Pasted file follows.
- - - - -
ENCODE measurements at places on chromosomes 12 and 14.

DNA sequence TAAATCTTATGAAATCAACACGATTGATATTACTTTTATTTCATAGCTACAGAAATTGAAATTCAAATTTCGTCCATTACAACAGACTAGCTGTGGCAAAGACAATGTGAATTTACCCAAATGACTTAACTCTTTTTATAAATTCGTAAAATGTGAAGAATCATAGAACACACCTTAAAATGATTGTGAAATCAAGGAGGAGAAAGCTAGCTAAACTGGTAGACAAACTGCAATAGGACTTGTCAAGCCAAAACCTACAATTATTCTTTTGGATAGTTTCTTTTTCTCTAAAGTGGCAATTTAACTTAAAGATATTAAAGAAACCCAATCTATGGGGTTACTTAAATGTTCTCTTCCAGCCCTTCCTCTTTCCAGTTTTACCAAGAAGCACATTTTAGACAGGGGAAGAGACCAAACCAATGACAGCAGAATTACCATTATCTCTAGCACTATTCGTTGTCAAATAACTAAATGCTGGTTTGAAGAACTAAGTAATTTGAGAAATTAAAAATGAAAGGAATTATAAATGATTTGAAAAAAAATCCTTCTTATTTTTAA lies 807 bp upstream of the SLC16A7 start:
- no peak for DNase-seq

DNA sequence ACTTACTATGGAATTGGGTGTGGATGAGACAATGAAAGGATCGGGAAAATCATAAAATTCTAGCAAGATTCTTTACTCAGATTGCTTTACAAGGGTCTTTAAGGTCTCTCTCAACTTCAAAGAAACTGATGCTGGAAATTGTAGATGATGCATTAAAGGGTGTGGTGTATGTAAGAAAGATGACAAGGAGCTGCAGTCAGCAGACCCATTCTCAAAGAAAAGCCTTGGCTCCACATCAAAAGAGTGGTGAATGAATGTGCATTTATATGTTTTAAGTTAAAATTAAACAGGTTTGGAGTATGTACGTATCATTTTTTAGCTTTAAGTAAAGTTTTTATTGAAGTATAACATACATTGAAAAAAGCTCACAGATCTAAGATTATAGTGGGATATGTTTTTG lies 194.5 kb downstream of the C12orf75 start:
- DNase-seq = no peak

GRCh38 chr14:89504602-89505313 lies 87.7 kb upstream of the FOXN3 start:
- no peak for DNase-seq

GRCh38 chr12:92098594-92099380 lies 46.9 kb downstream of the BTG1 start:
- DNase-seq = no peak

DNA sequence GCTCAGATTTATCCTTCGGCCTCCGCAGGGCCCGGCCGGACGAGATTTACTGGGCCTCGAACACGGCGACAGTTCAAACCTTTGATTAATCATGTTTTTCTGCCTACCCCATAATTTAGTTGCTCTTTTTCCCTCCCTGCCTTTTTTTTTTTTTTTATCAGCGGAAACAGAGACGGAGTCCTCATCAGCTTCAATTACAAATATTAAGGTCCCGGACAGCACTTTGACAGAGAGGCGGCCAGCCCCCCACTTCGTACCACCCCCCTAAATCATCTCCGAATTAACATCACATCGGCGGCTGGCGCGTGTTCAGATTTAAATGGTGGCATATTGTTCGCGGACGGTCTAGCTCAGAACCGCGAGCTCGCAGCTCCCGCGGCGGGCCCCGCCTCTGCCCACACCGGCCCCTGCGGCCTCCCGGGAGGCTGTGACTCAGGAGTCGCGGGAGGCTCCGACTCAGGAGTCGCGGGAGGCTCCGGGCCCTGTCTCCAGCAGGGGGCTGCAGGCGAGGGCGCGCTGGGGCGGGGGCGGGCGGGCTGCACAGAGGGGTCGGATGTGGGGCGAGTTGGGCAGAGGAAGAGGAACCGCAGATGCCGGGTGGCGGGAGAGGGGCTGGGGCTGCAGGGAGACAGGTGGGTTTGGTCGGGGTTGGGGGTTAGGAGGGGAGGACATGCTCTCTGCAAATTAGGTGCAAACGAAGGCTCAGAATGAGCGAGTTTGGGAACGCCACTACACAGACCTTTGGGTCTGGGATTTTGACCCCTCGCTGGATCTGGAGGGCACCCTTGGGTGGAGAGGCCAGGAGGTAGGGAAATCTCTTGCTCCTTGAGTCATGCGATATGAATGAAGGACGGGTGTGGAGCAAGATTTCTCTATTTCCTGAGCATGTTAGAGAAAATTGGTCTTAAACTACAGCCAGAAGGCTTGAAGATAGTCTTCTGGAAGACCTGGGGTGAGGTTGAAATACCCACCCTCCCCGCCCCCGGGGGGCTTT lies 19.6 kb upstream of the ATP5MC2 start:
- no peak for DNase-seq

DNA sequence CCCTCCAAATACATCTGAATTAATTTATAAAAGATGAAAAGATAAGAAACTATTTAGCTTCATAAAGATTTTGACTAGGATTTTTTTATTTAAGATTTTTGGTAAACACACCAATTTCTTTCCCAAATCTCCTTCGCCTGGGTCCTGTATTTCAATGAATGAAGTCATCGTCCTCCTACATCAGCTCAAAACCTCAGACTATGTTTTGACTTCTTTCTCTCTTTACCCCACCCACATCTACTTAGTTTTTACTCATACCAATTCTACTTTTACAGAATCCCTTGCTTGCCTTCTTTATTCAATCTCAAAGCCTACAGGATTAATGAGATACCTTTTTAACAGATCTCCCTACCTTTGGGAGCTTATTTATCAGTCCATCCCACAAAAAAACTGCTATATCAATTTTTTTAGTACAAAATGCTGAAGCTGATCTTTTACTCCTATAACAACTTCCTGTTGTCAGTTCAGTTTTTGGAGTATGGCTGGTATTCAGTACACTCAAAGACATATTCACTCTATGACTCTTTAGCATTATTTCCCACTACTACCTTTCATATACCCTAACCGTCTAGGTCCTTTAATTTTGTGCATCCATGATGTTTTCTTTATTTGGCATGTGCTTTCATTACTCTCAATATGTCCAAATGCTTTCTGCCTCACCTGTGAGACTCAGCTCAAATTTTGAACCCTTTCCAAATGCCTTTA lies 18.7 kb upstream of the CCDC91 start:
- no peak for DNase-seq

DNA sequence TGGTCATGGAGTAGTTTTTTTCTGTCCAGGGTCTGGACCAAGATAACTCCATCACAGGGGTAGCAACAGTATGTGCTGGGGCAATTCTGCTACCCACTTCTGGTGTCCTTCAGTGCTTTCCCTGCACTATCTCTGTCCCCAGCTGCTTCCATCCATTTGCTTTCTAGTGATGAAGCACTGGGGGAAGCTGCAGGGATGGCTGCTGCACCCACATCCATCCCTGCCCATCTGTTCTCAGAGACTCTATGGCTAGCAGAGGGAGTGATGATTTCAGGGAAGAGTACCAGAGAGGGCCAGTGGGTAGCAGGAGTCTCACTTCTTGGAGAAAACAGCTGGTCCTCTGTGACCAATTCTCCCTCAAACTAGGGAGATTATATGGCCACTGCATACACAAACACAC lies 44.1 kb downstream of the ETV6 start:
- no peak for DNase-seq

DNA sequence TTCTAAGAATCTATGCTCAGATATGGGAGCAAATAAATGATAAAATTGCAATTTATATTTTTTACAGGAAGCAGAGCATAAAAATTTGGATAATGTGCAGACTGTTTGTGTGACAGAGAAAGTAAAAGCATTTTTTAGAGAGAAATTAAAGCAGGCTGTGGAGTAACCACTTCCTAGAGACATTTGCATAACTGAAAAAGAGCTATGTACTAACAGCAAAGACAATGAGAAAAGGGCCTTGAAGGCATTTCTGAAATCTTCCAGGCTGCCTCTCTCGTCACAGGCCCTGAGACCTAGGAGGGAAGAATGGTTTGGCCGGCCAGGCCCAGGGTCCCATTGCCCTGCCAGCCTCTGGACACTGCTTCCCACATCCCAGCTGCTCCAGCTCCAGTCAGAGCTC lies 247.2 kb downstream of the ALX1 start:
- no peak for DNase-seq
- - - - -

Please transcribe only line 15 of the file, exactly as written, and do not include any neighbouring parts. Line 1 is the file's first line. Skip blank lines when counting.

- no peak for DNase-seq